Google knows about “the right places.” While geo location specialists such as MaxMind rely on public data about ISPs, as well as in-house data gathering by pinging servers and triangulating their locations to uncover the exact whereabouts of an IP address, Google enjoys a considerable advantage when it comes to drilling down past the city or postal code level. The company’s “Street View” vehicles are not only out photographing everything in sight — but reportedly grabbing IP addresses and Wi-Fi data tied to specific addresses and households as it combs the streets of the world. Google currently reports that it has done so across seven continents, including 65 countries — having recorded data from 7 million miles of travel.

Your Wi-Fi data and IP addresses are most likely included in that count.

Mobile companies also know exactly where you are, using their ability to employ triangulation between cellular towers to locate users with great accuracy — a practice often demonstrated in the media when criminal suspects, lost hikers, missing persons and more, are located with ease. You also see it in the ads you are shown on your mobile device — from the closest pizza to a limo ride to Spearmint Rhino, mobile savvy marketers are reaching prospects whenever they are close enough to make a possible sale.

App publishers and mobile marketers in particular can benefit because of access to a phone’s location services, which provides an extremely high level of geo-targeting accuracy.

Carmen,’s managing director, told XBIZ that through geo-targeting, marketers have more information than ever before about their target audiences.

“Geo-targeting allows us to pinpoint a customer’s current location and tailor the message and the medium directly to them, ”Carmen says. “Our adult mobile campaigns incorporate multiple location data sources to target consumers not just in the right locations, but also at the most opportune times.”

Carmen is quick to note, however, that geo-aware ads and time targeting are not everything.

“The key is to pay attention to your users’ habits in order to understand how to make advertising more relevant,” Carmen reveals. “We engage the user by creating our own custom creatives, banners and landing pages, in more than 20 languages, which is a vital part of the sales funnel that help us maximize the conversion rate and increase up to 50 percent the income on the same amount of traffic.”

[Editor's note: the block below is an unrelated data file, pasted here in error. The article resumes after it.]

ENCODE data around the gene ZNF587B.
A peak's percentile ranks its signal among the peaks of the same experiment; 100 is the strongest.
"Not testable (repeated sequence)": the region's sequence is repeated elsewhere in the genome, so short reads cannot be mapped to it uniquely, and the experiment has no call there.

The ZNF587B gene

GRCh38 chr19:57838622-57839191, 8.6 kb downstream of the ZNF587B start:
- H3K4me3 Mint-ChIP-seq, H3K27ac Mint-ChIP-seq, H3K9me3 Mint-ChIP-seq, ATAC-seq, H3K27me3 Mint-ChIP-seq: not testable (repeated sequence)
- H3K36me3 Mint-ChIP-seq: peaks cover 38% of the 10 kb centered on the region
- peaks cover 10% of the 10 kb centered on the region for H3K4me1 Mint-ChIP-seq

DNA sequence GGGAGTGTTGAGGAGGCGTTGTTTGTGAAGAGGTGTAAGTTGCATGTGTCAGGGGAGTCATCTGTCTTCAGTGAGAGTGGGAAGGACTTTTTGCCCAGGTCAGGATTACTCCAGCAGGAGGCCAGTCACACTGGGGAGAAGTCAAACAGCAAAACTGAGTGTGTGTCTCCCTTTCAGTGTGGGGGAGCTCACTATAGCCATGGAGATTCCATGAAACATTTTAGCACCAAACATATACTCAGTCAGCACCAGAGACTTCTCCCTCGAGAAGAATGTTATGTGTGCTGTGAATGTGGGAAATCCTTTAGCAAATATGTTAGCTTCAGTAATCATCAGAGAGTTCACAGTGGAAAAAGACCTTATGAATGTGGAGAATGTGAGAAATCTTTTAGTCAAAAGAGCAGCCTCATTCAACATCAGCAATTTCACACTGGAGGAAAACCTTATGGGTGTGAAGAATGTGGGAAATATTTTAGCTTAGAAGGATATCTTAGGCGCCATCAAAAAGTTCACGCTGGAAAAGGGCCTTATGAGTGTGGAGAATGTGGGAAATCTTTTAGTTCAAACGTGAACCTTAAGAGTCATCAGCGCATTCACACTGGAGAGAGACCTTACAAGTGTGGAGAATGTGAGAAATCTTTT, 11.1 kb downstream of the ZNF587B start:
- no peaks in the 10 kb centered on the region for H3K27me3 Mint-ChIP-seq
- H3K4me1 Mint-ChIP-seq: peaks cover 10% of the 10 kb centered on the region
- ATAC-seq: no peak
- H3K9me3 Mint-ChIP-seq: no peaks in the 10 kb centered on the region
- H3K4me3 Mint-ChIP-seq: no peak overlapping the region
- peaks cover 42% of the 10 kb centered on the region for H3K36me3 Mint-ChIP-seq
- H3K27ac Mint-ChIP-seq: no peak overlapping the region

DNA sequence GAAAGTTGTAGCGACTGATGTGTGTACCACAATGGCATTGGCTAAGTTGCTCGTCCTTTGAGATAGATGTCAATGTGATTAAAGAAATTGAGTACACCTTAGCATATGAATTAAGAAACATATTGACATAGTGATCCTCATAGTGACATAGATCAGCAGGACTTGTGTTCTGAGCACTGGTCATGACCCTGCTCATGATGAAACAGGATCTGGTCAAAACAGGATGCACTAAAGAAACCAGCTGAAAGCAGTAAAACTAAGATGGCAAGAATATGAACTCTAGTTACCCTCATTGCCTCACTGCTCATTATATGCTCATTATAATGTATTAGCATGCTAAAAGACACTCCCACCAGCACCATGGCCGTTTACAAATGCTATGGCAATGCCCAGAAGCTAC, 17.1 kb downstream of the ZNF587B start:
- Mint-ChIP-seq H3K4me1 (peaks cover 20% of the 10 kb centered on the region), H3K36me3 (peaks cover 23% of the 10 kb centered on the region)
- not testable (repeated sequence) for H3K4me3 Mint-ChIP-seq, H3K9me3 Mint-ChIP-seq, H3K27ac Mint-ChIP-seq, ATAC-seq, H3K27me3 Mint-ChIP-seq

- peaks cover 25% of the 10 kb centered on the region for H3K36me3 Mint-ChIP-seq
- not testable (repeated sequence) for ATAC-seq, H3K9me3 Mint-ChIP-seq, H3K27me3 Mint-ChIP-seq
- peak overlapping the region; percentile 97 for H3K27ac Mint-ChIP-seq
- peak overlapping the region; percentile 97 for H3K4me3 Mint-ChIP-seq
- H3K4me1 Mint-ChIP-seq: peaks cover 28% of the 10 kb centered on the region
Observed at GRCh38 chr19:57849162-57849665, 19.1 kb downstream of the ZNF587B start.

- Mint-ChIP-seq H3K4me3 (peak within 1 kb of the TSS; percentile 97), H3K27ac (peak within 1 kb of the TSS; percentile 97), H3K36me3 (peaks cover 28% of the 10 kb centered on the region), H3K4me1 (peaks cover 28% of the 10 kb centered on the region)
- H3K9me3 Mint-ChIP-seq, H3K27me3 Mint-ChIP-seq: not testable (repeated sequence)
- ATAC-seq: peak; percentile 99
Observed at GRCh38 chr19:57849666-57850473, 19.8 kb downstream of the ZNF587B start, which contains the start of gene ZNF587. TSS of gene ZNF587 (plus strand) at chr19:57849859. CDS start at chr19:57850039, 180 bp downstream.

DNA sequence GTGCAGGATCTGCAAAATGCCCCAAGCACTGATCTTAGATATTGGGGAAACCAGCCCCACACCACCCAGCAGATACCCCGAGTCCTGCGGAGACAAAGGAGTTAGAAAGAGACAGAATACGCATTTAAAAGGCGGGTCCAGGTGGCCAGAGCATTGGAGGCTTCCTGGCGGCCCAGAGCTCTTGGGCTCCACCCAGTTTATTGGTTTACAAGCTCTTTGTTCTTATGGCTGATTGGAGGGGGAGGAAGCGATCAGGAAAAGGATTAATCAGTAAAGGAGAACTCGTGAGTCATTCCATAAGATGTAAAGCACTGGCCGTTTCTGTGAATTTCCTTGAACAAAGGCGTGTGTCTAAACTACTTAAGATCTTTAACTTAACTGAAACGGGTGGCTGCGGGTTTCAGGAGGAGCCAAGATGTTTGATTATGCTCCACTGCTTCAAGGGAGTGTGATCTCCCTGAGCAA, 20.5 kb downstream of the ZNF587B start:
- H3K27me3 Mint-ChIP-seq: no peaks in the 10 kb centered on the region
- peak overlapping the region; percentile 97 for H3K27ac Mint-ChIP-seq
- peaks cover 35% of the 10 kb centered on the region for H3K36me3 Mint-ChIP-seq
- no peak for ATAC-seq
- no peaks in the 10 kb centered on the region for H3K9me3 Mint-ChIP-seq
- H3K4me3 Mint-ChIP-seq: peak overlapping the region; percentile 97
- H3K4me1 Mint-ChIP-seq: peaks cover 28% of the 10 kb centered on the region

Carmen credits BitterStrawberry’s in-house ad department, research into user behavior, and the firm’s dynamic banner server, for providing the ability to constantly optimize the company’s creatives; making them among the most efficient tools on the market.

“We all know that the mobile advertising market is evolving together with the rest of the mobile market and infrastructure and we need to evolve with it,” Carmen explains. “Geo-targeting will remain the base, but if we want to stay on top, we will have to innovate.”

This innovation is currently seen in certain mainstream markets, where beacons for proximity targeting and sensors are being linked with mobile advertising, but for the adult market, Carmen believes that the push to augmented and virtual reality will be the next step.

“With virtual and augmented reality becoming more popular, we’ll also start seeing its effects in the mobile advertising industry,” Carmen concludes. “This will be powerful given the immersive nature of both of these formats, which will have a huge impact on the mobile advertising landscape, but we are looking forward to it.”

Thomas Skavhellen, chief brand officer for PlugRush, told XBIZ that the current trends in geo-targeting the company sees include more and more traffic from mobile in the Latin American and Asian countries.

“Africans are also stronger in the mobile space at the moment,” Skavhellen says. “At PlugRush, it has been really easy for our advertisers to buy traffic from a certain geo, but we see a bigger trend for also targeting mobile carriers.”

By targeting specific mobile carriers, one-click payments may be ac-cessed and special offers presented.

“The carrier payment offers are still a gold mine in our industry,” Skavhellen adds “and here we offer our clients to upload their IP-lists for their carriers to target for the right traffic.”

Skavhellen recommends that advertisers track as much data as they can about their conversions, and then try to buy more of the same traffic from the same geos, devices and browsers.

“The more you know about what is working,” Skavhellen told XBIZ, “the better you know what traffic to acquire.”

As the internet becomes an increasingly mobile marketplace, geo-targeting will become easier and even more important — with creativity and technology leading the way. Geo-targeting is no longer a matter of running simple banner ads that promise viewers a date with “a girl in your town,” but a necessary step in turning a website’s visitors into cash.